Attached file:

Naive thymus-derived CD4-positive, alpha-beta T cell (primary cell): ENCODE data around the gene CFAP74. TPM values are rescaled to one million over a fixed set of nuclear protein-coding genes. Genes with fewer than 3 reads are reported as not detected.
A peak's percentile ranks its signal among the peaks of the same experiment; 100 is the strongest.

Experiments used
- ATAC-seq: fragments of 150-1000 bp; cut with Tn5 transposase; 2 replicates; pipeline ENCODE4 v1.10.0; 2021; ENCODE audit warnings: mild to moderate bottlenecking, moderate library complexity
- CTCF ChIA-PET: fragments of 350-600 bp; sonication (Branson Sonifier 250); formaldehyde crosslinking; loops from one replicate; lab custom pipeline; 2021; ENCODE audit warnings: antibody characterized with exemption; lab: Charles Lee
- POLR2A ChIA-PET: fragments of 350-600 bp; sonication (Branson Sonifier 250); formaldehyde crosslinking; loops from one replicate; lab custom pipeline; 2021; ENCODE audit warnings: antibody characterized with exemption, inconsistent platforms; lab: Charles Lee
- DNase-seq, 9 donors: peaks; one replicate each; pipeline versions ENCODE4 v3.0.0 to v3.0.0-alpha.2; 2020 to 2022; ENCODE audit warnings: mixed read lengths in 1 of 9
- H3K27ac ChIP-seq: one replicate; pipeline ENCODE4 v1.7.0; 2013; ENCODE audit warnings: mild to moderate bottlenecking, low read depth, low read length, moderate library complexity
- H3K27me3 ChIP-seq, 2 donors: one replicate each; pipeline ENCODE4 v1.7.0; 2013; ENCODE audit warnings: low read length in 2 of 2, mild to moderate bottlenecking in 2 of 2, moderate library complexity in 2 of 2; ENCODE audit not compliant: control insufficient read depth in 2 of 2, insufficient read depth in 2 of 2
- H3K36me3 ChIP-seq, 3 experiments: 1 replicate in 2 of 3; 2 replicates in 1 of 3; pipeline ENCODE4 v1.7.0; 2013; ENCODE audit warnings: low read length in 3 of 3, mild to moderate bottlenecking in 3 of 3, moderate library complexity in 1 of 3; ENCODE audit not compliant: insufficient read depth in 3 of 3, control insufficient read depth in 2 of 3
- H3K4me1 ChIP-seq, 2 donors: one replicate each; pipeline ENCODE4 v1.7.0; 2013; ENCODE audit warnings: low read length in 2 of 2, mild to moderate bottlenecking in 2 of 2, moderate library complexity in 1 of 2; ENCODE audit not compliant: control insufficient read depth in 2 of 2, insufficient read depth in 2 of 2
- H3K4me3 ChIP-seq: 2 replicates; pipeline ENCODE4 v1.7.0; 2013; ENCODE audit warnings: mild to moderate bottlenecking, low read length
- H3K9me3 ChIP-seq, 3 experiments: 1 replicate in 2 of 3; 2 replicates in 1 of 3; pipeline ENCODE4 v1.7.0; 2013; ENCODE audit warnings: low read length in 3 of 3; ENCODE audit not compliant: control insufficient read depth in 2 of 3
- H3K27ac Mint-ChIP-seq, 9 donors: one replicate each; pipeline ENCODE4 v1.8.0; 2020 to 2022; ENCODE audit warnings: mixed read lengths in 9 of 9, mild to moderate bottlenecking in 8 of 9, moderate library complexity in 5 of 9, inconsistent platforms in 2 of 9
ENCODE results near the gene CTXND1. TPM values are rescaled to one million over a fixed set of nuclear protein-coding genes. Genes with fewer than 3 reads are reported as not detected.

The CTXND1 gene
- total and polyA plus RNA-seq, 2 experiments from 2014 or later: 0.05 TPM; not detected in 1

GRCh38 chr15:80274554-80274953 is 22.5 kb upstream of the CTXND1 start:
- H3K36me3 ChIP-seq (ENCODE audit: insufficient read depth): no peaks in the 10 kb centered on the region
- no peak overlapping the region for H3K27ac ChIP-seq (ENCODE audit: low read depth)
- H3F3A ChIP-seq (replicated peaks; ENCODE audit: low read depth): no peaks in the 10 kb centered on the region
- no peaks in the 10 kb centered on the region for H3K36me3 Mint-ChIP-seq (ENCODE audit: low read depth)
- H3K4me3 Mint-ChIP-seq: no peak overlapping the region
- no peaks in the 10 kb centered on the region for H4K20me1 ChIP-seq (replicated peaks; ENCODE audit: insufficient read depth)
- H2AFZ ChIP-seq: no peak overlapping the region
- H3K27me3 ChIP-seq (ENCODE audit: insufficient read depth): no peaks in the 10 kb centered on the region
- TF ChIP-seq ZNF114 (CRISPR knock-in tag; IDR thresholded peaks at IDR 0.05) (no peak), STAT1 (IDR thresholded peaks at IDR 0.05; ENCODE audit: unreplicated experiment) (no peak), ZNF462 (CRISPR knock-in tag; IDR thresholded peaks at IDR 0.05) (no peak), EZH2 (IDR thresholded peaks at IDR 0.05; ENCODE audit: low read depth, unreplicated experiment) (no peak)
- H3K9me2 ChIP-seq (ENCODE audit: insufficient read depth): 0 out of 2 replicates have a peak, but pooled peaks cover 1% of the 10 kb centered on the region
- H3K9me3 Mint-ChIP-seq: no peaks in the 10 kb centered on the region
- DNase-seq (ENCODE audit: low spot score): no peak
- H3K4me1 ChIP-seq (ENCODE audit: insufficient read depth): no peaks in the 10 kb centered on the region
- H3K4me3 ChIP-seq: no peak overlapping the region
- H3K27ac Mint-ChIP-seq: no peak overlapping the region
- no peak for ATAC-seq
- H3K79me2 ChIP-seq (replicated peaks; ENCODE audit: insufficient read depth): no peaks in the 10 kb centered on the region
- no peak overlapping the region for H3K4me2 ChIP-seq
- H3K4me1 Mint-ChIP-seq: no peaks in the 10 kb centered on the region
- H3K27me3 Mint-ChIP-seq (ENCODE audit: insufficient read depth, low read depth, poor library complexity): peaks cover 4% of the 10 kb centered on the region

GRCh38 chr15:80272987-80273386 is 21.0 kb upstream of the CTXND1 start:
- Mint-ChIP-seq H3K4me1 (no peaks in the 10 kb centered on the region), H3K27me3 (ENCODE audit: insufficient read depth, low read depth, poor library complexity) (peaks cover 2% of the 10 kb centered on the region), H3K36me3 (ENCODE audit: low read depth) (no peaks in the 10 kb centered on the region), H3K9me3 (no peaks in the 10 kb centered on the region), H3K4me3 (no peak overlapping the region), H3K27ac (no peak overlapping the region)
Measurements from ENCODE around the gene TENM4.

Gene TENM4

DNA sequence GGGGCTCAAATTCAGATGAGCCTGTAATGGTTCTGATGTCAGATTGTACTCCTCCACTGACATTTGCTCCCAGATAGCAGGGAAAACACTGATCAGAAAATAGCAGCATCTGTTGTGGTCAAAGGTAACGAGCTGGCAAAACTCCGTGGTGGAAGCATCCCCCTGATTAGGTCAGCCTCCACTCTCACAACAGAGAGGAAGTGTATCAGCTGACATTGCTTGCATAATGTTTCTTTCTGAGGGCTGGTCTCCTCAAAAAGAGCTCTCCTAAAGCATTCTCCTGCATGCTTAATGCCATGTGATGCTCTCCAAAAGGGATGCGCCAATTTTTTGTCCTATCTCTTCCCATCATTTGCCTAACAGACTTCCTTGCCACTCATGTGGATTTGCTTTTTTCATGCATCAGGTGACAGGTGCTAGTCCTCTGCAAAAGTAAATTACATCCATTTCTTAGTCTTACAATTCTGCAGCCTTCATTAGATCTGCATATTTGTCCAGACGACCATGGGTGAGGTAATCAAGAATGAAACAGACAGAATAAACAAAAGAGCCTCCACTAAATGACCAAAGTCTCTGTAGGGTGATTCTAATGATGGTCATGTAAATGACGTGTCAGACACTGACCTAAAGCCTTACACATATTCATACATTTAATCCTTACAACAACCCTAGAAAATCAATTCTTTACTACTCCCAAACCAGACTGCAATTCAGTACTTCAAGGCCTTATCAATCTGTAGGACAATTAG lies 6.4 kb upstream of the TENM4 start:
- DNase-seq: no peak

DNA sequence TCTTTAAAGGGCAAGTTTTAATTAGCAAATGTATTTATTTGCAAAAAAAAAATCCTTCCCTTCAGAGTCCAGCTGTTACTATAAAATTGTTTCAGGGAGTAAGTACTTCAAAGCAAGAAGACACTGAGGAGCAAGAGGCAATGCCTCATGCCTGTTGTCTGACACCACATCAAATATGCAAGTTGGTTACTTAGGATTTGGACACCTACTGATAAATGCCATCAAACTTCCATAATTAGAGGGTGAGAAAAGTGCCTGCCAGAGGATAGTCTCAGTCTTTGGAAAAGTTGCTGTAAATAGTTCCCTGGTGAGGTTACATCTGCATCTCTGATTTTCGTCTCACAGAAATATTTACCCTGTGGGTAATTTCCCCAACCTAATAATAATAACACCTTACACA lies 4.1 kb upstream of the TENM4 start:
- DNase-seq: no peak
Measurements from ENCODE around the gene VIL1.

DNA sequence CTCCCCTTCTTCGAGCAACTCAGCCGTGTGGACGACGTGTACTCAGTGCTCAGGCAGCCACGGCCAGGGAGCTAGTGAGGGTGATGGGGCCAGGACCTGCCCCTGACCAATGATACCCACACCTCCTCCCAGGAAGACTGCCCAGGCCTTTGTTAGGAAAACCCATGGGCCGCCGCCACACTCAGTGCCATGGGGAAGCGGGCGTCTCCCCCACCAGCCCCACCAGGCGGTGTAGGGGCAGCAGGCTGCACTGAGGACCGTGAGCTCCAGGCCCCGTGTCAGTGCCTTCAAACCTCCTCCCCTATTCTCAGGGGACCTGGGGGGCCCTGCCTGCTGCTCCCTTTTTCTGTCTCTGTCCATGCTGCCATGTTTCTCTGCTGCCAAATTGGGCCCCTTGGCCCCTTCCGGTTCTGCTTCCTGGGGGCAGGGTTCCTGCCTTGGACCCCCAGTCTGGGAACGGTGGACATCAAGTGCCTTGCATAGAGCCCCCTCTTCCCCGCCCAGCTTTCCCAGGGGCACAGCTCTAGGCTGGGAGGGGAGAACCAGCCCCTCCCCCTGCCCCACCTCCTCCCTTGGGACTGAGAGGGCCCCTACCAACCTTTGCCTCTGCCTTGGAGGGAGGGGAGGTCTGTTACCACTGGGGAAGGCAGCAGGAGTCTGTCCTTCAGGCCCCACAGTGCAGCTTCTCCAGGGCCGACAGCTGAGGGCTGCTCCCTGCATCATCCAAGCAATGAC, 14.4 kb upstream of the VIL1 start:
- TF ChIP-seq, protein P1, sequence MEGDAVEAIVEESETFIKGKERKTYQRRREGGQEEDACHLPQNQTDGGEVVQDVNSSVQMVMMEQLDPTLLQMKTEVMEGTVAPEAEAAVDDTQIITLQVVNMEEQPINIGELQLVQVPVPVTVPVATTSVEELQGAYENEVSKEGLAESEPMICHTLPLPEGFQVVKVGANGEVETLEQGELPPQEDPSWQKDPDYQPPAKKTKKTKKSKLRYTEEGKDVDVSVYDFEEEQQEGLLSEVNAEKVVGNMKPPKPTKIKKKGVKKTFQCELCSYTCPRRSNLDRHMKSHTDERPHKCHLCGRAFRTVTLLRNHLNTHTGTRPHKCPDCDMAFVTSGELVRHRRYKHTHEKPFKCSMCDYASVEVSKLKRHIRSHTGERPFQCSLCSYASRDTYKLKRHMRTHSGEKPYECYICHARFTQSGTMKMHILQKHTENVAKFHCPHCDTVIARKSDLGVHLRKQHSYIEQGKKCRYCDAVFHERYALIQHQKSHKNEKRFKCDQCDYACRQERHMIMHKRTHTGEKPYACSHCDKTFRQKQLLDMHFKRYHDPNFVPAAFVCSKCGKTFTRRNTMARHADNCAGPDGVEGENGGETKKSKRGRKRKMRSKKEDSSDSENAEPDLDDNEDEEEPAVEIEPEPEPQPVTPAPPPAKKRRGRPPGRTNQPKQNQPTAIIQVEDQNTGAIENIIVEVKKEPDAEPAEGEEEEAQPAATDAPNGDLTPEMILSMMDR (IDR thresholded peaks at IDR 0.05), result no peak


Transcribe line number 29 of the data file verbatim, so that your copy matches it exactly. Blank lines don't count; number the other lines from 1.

- H3K9me3 Mint-ChIP-seq: no peaks in the 10 kb centered on the region